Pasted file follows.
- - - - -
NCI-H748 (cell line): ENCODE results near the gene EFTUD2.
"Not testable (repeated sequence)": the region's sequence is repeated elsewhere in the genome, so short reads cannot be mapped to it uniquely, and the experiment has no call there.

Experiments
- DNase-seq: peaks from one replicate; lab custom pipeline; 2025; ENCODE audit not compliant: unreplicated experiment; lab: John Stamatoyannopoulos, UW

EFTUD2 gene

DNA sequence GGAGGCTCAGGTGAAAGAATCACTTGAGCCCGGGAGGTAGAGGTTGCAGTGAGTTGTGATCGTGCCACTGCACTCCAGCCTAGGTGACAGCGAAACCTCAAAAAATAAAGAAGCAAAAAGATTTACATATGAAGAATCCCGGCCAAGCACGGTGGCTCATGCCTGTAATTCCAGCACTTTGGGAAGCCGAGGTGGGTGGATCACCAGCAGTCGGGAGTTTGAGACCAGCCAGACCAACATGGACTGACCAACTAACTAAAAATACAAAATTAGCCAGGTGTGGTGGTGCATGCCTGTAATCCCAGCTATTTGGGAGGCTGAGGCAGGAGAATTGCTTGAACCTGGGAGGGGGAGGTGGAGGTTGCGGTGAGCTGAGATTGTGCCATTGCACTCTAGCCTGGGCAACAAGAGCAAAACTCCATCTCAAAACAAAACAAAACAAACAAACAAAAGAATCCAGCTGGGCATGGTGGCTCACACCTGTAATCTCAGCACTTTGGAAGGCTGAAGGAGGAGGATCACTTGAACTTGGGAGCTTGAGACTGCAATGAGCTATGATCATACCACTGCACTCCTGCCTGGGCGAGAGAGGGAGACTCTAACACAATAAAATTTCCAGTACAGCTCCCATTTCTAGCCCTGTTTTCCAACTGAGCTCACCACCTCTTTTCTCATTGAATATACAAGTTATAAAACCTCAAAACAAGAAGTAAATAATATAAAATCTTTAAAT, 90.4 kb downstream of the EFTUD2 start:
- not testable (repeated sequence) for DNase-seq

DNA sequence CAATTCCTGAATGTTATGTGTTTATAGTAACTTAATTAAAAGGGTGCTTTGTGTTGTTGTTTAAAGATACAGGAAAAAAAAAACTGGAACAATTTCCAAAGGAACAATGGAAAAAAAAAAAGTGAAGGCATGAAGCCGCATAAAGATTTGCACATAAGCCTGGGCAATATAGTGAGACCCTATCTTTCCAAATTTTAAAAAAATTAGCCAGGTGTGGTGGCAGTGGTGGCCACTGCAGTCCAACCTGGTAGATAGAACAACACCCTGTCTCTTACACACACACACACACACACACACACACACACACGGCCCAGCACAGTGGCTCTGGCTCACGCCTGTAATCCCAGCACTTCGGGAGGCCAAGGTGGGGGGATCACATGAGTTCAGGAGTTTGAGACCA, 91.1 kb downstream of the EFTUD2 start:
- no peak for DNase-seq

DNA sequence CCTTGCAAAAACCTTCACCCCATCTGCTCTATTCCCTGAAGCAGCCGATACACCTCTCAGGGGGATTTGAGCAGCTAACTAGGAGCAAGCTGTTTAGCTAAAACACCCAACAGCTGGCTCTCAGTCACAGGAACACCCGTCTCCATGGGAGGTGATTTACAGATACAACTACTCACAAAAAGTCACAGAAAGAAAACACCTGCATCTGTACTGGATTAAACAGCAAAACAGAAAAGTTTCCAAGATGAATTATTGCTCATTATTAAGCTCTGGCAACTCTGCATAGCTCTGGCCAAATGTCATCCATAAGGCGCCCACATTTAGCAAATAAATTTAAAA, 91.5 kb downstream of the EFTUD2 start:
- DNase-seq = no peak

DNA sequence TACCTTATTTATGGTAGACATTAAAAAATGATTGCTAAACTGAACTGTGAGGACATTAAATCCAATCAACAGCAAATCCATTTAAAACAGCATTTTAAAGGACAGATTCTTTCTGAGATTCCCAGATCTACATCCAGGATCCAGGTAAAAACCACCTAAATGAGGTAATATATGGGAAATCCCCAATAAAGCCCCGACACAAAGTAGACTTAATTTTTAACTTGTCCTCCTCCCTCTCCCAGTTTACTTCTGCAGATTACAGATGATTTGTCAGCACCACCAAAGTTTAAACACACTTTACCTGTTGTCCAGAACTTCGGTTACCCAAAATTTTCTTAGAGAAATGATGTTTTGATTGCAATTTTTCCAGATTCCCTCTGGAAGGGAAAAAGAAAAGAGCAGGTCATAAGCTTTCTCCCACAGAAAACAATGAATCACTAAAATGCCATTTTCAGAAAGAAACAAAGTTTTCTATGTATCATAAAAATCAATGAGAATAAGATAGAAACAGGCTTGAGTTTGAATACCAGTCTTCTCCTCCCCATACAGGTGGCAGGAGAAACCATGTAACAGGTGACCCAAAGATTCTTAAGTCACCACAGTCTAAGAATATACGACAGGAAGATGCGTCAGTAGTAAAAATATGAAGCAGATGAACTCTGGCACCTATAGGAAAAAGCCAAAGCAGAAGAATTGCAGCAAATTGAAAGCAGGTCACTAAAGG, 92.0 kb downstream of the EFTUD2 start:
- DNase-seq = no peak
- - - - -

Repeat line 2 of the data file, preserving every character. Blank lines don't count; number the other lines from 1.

"Not testable (repeated sequence)": the region's sequence is repeated elsewhere in the genome, so short reads cannot be mapped to it uniquely, and the experiment has no call there.